It seems that in the U.S. today we are not simply facing a deficiency in capital, but also a scarcity of original thought. It is no wonder with the myriad of pseudo-authorities, that people don’t take the time to do their research and form an opinion for themselves. “Starve the Beast” is by no means an original policy and it is especially not a policy that would look to promote the social and economic welfare of U.S. citizens. Presenting an argument to discredit the gains of hard working out-of-status students under the guise of showing compassion for U.S. citizens is a spurious attempt at rationalizing an ignorant agenda.
Immigrants have always been a positive force in U.S. society and this is still the case. According to Jane Guskin and David L. Wilson, authors of The Politics of Immigration, “immigrants and their children more than make up for what they may get.” The current state of the economy is not the result of the actions of out-of-status immigrants, but the fiscally irresponsible leadership of Washington D.C. You don’t believe me? Google TEFRA, circa 1982. Or take a look at the piece by Bruce Bartlett, that goes by the same title as your own, where he states in his conclusion that “the ultimate result of relying on starving the beast to support tax cuts may be to make future tax increases inevitable.” How would that help fellow citizens? “Starving the Beast” has nothing to do with immigration policy, it is used to refer to an attitude that has been adopted by some so-called conservatives to cut taxes in the hope that this will lead to less government expenditures.
After reviewing the report cited in the article I noticed something interesting that was not illustrated in your critique. You have a pie chart borrowed from the Pew Hispanic Center showing that 8% of the children being born in the U.S. are children of immigrant parents. My question is if these children are all born in the U.S. then they are U.S. citizens, so how does chart fit in to the arguments against out-of-status students?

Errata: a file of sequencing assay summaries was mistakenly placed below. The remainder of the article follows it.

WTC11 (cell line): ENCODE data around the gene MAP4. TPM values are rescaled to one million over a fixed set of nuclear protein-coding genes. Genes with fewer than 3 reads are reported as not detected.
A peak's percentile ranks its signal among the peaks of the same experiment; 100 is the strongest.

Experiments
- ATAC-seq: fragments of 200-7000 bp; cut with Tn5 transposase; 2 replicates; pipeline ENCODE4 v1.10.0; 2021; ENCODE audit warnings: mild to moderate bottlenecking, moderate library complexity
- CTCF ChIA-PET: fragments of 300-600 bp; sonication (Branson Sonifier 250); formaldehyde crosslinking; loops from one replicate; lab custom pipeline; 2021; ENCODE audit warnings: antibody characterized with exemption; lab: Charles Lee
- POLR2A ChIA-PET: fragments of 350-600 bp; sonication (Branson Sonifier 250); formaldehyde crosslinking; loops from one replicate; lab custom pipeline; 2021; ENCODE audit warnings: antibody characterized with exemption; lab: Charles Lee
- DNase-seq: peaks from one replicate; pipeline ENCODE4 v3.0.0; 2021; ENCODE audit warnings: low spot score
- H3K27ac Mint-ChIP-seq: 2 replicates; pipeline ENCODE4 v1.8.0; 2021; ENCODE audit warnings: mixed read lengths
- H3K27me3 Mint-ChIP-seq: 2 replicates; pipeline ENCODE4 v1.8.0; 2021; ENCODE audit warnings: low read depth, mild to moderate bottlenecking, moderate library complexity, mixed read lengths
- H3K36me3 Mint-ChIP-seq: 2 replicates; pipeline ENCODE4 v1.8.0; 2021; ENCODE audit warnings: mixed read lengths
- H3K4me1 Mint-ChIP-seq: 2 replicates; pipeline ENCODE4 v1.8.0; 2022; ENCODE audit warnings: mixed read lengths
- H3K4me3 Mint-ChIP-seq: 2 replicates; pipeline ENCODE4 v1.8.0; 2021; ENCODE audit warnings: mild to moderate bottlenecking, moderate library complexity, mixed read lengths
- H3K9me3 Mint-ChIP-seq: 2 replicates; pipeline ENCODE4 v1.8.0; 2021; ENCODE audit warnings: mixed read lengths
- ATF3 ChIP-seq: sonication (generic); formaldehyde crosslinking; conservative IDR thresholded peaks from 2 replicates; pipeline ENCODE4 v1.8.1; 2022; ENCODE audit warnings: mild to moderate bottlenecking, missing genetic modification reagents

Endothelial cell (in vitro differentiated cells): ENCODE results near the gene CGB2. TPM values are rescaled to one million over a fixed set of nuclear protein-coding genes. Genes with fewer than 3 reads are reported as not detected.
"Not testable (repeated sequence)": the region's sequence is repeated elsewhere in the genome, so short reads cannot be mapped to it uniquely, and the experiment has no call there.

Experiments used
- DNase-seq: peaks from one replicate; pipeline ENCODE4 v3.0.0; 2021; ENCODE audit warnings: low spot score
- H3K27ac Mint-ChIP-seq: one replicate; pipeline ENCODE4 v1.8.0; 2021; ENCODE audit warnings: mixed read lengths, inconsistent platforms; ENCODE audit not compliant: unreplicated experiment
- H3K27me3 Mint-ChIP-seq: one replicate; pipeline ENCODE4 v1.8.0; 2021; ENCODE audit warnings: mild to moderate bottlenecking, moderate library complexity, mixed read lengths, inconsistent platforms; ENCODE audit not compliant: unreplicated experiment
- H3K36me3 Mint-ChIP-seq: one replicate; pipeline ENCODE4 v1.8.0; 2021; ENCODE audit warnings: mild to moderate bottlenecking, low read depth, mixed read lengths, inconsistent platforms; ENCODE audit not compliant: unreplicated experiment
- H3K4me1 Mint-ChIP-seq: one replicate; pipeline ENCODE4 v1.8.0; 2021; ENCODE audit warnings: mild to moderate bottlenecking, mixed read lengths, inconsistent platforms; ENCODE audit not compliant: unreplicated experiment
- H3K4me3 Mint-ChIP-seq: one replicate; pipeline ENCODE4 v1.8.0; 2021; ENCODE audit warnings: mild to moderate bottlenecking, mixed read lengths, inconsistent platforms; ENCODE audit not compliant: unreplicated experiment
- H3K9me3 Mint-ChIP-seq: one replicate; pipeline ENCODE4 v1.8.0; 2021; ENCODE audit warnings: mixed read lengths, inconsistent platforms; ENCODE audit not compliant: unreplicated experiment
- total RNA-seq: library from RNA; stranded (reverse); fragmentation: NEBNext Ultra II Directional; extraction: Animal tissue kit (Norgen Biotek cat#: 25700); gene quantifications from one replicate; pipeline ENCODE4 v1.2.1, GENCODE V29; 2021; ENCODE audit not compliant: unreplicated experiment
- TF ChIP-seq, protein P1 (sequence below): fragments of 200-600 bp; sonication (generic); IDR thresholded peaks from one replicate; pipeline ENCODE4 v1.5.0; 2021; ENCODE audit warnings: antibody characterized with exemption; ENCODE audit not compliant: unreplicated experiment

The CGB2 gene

As far as your argument that “There’s zero motivation for them to obtain proper citizenship as long as we offer them a U.S. citizen’s lifestyle,” to me signals a couple things. First, that you may not be aware that all AB-540 students have to sign an affidavit that, according to MALDEF, “contains a provision requiring the students to swear or affirm that they will start the process to adjust their status as soon as they are eligible to do so.” It is not that fact that they are lazy, it is just that we haven’t yet provided that process to adjust. Second, I would like to illustrate that simply because out-of-status students are able to purchase fast food with prodigious amounts of saturated fats or watch over-hyped Monday Night Football games that are usually one sided, does not mean they have access to health care or can even seek regular legally sanctioned employment to pay for your suggested inflated fees.
The bottom line is that they are not “them,” but they are we. These are students brought here by their parents at a young age. Are we to make the children of immigrants pay for their parent’s mistakes? If so then for the sake of truly adhering to the ideal of justice we should apply this to all U.S. students and make it retro active. Equating out-of-status students with criminals that are incarcerated for heinous crimes is a way to try and dehumanize these young academics the same way we do hardened criminals.
I have an idea that may work better then picking on hard working students when it comes to the lack of funding for education. If you really want a small group of people to pick on and scapegoat to make it easier to vent frustration try the Senate. I understand that may be a bit of a logistical problem, so if you want a group more localized, the Board of Trustees might be a better fit. They are meeting on November 10th in Long Beach to vote on fee increases. Before you start point the reticle at a person, you may want to make sure that person is truly responsible for the issue at hand. Attacking innocent people is not a way to show strength of character or societal backbone. All it does is further support that xenophobia is alive and well, except that now it comes coated in sugar.
José M. Beltrán
Senior, Chicano/a studies major